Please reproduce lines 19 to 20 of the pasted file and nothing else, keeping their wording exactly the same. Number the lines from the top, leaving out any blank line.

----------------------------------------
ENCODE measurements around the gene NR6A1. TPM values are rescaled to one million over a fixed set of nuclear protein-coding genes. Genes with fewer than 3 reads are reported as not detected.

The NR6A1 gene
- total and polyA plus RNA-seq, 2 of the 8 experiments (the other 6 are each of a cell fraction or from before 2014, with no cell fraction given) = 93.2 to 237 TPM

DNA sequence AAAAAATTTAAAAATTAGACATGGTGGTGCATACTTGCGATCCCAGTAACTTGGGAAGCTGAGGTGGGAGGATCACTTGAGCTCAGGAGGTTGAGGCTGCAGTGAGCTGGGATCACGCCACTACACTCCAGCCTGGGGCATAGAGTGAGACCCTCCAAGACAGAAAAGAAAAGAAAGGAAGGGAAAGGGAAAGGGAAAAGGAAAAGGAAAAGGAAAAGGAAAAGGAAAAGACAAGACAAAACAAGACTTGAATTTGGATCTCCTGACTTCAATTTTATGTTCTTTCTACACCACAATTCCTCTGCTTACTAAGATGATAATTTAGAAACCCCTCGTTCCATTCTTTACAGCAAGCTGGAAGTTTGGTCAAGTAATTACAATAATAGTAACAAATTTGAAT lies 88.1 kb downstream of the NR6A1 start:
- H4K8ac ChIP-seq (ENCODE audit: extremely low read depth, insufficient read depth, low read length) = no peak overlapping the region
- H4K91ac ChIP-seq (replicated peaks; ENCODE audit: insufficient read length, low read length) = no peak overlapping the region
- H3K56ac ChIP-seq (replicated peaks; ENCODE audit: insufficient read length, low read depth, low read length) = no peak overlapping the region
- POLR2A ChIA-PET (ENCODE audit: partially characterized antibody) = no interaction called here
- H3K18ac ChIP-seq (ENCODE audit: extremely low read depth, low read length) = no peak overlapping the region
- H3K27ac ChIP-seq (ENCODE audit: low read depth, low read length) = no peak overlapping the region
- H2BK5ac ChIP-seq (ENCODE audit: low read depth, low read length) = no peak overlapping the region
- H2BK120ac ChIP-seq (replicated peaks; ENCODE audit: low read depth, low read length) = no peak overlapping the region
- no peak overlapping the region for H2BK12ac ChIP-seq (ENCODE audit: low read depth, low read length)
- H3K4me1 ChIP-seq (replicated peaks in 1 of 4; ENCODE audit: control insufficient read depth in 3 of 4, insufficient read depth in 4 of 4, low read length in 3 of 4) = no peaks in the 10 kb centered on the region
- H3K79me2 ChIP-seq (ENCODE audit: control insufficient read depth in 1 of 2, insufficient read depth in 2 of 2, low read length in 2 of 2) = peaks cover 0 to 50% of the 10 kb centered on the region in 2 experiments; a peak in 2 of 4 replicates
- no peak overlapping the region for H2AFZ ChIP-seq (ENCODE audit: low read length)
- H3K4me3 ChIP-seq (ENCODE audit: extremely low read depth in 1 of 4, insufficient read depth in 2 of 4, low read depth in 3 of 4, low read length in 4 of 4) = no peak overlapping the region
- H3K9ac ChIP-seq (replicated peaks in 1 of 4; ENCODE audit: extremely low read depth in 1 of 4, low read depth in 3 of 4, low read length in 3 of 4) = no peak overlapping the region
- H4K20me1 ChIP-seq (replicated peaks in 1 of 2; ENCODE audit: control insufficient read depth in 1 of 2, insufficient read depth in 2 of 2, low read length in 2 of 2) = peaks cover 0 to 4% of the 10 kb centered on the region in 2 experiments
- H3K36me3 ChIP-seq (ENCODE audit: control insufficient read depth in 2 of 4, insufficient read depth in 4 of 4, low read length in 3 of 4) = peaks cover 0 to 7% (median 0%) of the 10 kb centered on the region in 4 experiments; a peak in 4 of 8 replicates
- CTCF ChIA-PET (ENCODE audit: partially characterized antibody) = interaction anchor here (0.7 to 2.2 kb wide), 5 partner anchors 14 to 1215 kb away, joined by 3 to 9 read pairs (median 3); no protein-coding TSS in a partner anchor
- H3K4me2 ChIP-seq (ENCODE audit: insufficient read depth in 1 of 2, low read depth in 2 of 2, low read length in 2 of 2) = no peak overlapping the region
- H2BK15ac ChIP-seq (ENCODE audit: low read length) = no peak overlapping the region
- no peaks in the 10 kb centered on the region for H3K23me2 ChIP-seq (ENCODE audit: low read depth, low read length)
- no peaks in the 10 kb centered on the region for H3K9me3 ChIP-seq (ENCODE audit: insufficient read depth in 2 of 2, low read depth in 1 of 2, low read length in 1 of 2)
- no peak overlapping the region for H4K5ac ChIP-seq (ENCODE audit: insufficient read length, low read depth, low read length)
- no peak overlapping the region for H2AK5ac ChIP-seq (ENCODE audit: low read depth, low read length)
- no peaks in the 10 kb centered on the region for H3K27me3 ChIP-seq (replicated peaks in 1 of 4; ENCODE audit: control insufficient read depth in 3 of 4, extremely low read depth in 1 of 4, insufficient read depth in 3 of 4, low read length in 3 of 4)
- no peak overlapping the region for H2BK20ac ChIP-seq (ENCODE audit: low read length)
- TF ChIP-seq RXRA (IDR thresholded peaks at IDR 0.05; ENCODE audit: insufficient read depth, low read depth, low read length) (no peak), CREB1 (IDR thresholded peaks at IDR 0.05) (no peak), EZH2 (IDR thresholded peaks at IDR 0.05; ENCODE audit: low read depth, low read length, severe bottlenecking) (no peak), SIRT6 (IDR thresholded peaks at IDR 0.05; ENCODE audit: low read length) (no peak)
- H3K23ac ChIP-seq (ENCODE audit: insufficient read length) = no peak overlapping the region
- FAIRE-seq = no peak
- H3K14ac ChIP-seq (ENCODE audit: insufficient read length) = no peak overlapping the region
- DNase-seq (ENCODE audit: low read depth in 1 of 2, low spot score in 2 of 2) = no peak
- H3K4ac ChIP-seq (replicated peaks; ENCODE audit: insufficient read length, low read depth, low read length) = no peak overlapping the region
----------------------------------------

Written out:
- H4K20me1 ChIP-seq (replicated peaks in 1 of 2; ENCODE audit: control insufficient read depth in 1 of 2, insufficient read depth in 2 of 2, low read length in 2 of 2) = peaks cover 0 to 4% of the 10 kb centered on the region in 2 experiments
- H3K36me3 ChIP-seq (ENCODE audit: control insufficient read depth in 2 of 4, insufficient read depth in 4 of 4, low read length in 3 of 4) = peaks cover 0 to 7% (median 0%) of the 10 kb centered on the region in 4 experiments; a peak in 4 of 8 replicates